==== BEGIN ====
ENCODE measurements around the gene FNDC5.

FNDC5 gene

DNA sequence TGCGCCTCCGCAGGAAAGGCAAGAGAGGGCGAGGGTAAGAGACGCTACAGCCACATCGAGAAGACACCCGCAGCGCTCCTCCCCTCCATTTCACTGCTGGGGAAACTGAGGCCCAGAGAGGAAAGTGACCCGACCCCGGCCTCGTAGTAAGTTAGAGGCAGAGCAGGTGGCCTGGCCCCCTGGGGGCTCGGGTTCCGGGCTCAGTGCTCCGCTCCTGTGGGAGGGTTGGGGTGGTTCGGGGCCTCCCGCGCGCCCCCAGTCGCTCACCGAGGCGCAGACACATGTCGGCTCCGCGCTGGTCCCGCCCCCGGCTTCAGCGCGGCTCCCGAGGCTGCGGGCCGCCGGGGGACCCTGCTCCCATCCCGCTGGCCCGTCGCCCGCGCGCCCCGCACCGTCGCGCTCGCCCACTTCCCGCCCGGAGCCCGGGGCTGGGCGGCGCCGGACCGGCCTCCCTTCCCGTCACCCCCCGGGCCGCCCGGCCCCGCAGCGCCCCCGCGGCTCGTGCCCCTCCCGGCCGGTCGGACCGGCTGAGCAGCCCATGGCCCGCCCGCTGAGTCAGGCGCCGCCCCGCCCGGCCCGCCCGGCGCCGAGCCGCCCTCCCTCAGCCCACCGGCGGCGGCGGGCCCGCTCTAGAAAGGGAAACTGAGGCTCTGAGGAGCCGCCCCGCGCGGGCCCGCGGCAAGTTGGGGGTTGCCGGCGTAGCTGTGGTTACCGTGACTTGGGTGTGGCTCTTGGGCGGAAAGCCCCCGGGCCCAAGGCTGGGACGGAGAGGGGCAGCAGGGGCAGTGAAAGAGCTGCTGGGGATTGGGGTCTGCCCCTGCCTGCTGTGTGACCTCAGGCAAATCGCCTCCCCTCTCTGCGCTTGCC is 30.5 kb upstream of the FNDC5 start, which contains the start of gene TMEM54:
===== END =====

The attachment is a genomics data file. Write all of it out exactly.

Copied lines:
ENCODE measurements around the gene FNDC5.

FNDC5 gene

DNA sequence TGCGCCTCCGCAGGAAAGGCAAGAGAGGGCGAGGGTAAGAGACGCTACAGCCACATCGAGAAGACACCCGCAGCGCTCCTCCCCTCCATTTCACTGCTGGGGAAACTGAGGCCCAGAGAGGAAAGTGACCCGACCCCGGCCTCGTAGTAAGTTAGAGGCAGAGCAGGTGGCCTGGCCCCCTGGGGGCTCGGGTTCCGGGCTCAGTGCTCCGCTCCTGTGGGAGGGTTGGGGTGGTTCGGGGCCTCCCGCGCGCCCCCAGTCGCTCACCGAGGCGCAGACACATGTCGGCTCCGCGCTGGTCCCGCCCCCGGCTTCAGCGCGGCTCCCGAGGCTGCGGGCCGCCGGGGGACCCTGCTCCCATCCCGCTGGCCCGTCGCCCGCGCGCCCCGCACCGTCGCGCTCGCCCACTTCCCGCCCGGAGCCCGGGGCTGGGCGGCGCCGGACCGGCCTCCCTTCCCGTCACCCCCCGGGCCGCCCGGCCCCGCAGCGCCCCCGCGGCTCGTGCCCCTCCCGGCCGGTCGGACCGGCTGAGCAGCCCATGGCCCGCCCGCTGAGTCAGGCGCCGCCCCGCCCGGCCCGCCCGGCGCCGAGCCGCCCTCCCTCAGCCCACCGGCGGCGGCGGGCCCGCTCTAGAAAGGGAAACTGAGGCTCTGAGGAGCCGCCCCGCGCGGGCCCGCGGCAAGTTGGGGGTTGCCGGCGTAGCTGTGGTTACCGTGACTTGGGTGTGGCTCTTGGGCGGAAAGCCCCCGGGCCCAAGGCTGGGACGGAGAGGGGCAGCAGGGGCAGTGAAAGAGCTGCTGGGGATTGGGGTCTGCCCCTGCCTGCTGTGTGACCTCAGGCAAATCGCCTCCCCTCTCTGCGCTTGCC is 30.5 kb upstream of the FNDC5 start, which contains the start of gene TMEM54: